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On the smallest scale, chemistry is not just about “billiard ball” reactions

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Scientists are now one step closer to understanding how to live in a "quantum world" - and not just from seeing the character "Ant-Man" in the Marvel movie series.

Take, for example, a microscopic image of the delicate, protective barrier of the Earth's atmosphere that creates the ozone layer and protects life as we know it. Inside that air layer, oxygen molecules are under almost constant attack by the sun's ultraviolet (UV) rays, which break up these molecules through a chemical process known as photodissociation. While this process is invisible to the naked eye, scientists can observe these micro-interactions on the smallest scale - the quantum level.

In a study recently published in Science, researchers at the University of Missouri present evidence of the effects of photodissociation at the quantum level of an atmospheric pollutant, formaldehyde, thereby showing that photodissociation reactions cannot be treated classically, like billiard balls colliding, colliding and reconnecting, said Arthur Suits, Curators Distinguished Professor of Chemistry at MU College of Arts and Science, and a co-corresponding author on the study.

"By thinking only of chemical reactions in the classical sense with 'billiard balls', a chemist will miss out on what a molecule really does," Suits said. "It is well known that quantum effects are very important when a molecule gets very cold. What is surprising here is that strong quantum effects occur at the high energy of the photodissociation. This new insight can not only change our view of how the molecule "but can also affect the overall chemical composition, and this in turn can cause the chemistry to go in unexpected ways because of this extra dimension of quantum properties."

The new study deals with roaming, where photodissociation breaks a molecule into pieces, but the pieces come back and react with each other. Until now, "billiard ball" models could completely match such experiments. The study shows that more detailed measurements can not be processed in this way.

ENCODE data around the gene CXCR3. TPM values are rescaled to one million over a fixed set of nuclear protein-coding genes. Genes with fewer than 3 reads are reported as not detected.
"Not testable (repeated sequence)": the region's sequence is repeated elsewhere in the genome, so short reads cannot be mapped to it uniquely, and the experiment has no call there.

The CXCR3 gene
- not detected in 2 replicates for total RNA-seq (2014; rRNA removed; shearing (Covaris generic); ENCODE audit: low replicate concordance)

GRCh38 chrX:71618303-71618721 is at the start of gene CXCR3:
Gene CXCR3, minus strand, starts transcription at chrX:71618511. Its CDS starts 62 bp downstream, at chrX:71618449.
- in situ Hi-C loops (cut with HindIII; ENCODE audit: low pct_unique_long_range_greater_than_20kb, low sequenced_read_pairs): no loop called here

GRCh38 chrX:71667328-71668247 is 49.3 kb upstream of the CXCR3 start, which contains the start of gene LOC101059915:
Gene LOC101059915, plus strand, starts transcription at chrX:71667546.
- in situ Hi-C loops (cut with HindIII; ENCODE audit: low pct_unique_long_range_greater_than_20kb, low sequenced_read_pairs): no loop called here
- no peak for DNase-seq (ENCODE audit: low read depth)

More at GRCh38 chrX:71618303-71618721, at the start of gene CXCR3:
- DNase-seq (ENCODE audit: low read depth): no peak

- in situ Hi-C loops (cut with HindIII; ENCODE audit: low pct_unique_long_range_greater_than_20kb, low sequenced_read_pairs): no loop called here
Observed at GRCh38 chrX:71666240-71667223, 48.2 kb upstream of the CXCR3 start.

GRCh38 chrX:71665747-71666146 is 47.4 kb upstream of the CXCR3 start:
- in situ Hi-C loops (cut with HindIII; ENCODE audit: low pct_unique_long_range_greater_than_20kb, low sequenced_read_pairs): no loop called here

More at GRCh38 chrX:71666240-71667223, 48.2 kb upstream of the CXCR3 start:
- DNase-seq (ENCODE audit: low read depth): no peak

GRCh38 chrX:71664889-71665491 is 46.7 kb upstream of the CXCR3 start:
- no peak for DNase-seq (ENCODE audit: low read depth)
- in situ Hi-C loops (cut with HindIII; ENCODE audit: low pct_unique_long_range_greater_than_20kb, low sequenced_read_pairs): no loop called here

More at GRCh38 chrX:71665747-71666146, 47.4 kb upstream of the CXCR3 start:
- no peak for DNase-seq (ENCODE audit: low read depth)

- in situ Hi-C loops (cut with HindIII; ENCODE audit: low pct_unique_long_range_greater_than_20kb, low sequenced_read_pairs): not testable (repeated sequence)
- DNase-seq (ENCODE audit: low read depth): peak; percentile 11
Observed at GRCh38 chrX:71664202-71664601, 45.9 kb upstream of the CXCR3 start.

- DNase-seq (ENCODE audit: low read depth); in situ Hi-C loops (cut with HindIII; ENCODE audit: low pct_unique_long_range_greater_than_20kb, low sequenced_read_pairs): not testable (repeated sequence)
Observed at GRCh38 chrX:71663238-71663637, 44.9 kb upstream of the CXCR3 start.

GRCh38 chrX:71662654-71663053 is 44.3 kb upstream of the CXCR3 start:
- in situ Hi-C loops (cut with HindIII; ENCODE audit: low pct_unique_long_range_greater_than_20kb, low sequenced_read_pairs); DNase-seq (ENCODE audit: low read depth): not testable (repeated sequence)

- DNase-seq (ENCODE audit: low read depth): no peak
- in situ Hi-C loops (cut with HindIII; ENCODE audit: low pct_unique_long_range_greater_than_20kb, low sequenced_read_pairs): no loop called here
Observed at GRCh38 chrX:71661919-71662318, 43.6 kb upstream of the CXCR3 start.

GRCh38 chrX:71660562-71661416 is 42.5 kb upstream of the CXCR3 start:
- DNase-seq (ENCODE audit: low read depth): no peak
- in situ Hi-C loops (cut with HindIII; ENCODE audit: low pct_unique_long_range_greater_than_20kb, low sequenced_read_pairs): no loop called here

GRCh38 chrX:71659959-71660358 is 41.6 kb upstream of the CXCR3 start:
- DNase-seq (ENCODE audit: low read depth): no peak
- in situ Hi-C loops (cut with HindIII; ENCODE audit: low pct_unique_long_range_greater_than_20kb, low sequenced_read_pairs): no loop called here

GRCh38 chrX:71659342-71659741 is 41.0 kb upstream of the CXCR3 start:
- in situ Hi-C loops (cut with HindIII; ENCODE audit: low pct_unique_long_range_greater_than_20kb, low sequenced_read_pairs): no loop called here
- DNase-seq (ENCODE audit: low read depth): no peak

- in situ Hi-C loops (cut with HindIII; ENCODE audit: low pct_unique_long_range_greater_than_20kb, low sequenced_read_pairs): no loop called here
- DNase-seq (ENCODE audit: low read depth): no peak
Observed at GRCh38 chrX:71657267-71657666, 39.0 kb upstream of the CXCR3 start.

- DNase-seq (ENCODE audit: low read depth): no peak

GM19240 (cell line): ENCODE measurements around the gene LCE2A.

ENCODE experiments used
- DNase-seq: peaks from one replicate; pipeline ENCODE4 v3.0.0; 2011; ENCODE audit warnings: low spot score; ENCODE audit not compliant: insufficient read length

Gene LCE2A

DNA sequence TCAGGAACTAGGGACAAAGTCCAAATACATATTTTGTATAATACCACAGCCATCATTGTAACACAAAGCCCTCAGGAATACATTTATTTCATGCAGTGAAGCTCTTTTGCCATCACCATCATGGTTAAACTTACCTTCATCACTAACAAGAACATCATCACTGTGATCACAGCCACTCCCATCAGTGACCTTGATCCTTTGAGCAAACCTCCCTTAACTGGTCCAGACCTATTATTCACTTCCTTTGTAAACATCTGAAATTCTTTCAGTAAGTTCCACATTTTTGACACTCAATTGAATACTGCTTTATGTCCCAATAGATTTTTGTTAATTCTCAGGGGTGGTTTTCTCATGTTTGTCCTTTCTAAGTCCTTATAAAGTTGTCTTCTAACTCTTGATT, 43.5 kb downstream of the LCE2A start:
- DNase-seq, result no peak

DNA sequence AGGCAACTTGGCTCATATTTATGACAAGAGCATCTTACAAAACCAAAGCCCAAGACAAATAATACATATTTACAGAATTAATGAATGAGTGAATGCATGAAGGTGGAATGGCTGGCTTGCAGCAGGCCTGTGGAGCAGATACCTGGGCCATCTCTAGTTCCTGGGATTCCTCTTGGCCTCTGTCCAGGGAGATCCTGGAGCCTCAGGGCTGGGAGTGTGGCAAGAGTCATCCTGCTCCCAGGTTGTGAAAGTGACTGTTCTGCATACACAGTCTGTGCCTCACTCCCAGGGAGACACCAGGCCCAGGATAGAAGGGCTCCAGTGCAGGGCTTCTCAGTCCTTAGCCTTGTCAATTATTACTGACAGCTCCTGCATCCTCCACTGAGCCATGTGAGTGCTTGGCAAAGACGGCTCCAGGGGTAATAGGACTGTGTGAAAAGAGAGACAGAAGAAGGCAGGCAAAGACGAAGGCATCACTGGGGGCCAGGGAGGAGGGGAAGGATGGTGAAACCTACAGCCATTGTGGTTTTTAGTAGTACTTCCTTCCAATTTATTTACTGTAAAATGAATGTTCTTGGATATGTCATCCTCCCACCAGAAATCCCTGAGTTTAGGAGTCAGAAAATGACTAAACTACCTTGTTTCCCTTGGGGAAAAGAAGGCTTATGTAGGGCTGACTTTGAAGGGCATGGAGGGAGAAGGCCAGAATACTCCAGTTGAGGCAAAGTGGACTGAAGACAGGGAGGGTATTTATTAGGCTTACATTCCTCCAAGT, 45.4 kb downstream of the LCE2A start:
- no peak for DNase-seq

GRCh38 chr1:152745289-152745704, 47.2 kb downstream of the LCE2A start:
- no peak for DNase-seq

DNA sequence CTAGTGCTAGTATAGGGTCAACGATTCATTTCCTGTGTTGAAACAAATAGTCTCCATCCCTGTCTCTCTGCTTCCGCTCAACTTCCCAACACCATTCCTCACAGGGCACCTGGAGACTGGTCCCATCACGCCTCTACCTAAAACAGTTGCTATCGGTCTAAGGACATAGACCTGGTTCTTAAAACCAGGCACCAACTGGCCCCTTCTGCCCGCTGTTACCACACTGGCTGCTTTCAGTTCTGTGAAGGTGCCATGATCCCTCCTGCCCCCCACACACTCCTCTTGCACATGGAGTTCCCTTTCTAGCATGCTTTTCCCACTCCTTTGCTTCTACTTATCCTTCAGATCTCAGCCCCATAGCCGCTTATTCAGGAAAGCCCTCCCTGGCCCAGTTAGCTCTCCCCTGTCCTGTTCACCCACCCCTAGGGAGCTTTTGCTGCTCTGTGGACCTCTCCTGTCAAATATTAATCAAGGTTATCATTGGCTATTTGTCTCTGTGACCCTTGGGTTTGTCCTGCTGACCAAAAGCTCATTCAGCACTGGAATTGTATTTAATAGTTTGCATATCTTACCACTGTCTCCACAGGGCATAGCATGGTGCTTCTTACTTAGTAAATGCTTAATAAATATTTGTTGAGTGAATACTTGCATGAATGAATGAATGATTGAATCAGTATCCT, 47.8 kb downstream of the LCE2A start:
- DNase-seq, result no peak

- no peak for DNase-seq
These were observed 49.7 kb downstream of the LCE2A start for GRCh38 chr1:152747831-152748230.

Instead, they need to use a more complicated quantum model to confirm the unusual properties they observe. Suits believes that their results may one day help scientists develop a better theoretical understanding of chemistry in the atmosphere, both in the stratosphere, where ozone protects us, and on the earth's surface, where it is a dangerous pollutant.

"To understand the chemistry of the atmosphere, for example, you first have to understand what happens when light is absorbed and a molecule begins to dissociate," Suits said. "Chemists may think they do not have to worry about what is going on at the quantum level in photodissociation, and that's just the classic billiard ball effect of atoms, but we show here that this is not always the case and chemists need to be able to to refine their intuition to some degree. "

"Orbiting resonances in formaldehyde reveal coupling of roaming, radical and molecular channels," was published in Science. Co-authors include Casey Foley at MU and Hua Guo and Changjian Xie of the University of New Mexico. Xie also has a dual agreement with Northwest University in China.

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More information: Casey D. Foley et al, Orbiting resonances in formaldehyde reveal coupling of roaming, radical and molecular channels, Science (2021). DOI: 10.1126 / science.abk0634
Provided by the University of Missouri

Citation: On the smallest scale, chemistry is not just about 'billiard ball' reactions (2022, 18 January) retrieved 19 January 2022 from isnt- billiard-ball.html

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